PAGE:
There’s a lot being written about Windows 8 on technology blogs. Below I’ve linked to a few recent posts from ARS Technica and The Verge. These articles are not reviews, so don’t expect much in the way of criticism. Still, for anyone trying to decide whether to try Windows 8, they might be useful.
Version 16.0.2 of Firefox fixes three critical security flaws in the previous version. Users are encouraged to upgrade as soon as possible.
Traditionally, upgrading to a newer version of Windows on existing hardware meant a noticeable drop in performance. That’s because ‘new’ in the software world usually means ‘uses more memory and other hardware resources’. Is that the case with Windows 8?
Ars Technica ran some benchmarks, comparing the performance of Windows 8 with Windows 7 on the same hardware. Given the amount of hype out there about Windows 8’s improved boot times, I was curious what a real world test would show.
Well, there’s good news and there’s bad news. The bad news is that although boot times have improved with Windows 8, the difference isn’t as large as we’ve been led to believe. The good news is that Windows 8 doesn’t appear to be any slower than Windows 7. In fact, in most tests, Windows 8 is about the same or slightly faster than Windows 7. Of course, that really just emphasizes a point that Microsoft has been making: that Windows 8 is – at its core – the same as Windows 7.
Today is the big day for Windows 8. Those of us who remember the Windows 95 release are perhaps less excited about this one. As was Windows 95, the new O/S is being touted as a game-changer. Jaded by the marketing hype, and disappointed by duds like Windows Me and Vista, my considered opinion is “meh.” I’ll get it, I’ll install it, I’ll test it, and I’ll report on it. But I seriously doubt it’s going to change much of anything for me.
Pricing and retail availability for the new O/S are discussed in a post over at net-security.org. As predicted, a download-only upgrade version of Windows 8 Pro is available for $40 USD. If you want media, the same thing will cost you $70 USD. The new System Builder version, of interest to PC hobbyists and professionals, has yet to be announced.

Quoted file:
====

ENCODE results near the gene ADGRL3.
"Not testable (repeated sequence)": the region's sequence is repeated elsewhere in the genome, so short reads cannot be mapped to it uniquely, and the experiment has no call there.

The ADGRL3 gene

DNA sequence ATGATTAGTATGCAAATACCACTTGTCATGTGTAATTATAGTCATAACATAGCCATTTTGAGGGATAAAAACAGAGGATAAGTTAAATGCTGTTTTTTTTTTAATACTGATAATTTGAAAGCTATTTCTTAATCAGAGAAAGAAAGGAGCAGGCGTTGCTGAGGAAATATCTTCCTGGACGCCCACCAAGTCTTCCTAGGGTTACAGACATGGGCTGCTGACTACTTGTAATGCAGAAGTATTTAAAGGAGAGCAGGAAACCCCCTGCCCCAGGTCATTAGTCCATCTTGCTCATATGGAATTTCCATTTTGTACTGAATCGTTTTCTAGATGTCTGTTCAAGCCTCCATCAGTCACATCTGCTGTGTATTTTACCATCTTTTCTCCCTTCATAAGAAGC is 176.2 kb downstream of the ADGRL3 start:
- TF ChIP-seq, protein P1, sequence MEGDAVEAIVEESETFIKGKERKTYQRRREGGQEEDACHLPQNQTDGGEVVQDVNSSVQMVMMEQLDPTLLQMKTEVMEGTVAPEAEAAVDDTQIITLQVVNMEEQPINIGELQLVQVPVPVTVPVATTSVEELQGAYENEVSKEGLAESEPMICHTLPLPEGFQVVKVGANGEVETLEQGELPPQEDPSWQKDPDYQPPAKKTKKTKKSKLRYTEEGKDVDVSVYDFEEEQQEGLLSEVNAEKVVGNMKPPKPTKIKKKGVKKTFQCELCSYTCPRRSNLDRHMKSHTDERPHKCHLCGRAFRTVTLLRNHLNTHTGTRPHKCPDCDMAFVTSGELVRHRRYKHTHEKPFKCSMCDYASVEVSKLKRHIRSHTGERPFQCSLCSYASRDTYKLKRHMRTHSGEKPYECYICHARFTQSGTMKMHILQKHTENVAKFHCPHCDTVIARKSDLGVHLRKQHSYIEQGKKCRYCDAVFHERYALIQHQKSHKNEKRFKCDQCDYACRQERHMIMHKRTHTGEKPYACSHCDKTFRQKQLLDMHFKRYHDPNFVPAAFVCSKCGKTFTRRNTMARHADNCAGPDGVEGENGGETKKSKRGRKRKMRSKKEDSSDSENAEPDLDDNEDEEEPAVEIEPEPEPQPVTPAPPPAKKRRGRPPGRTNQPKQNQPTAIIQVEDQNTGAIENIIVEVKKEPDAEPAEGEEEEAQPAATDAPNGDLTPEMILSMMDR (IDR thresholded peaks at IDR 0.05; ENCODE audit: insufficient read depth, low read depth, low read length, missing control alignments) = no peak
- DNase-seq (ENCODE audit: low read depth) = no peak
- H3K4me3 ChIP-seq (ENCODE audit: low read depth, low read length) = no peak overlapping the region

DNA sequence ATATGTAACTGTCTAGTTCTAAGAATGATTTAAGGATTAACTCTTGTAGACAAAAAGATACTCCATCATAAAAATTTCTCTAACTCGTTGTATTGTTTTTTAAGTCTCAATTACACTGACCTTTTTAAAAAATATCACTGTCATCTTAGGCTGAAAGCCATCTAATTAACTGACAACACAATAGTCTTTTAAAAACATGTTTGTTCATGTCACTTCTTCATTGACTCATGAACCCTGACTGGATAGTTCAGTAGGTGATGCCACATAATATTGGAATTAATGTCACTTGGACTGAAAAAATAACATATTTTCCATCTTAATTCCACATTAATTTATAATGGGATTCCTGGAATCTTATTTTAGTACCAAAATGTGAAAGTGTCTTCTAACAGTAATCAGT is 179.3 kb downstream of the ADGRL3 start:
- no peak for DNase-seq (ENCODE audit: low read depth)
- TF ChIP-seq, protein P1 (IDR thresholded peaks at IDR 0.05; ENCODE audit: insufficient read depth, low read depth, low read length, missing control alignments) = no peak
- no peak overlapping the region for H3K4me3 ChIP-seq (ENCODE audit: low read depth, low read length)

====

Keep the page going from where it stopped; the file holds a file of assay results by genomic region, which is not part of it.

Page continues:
Ars Technica has a detailed report on the Windows 8 upgrade experience. They wanted to know if the old warnings about Windows upgrades still hold true. Spoiler: yes they do. If you’re one of those people who only uses a few applications, and who keeps their software and drivers up to date, then the upgrade may work fine for you. Otherwise, you’re taking a chance on making a big mess.
Ars Technica also has a new review of Windows 8.
The Verge has a useful buying guide for Windows 8 that helps to sort out the various options.
With the pile of post-SP1 updates for Windows 7 growing and no end in sight (at least until 2020), Microsoft has decided to forsake IT workers by cancelling plans for SP2. This means that installing Windows 7 is going to become increasingly tedious: install Windows 7, install SP1, then install 100+ (and growing) patches.
Is this yet another attempt by Microsoft to get IT administrators to throw in the towel and upgrade to Windows 8? Maybe. Luckily, IT workers have plenty of tools available to create new, slipstreamed installation media for Windows 7. That means one unattended install for Windows 7, SP1 and all the updates available at the time the media was created. Microsoft stopped officially supporting slipstreaming in Vista and Windows 7, so the process is a bit more difficult, but it’s both possible and worth the effort.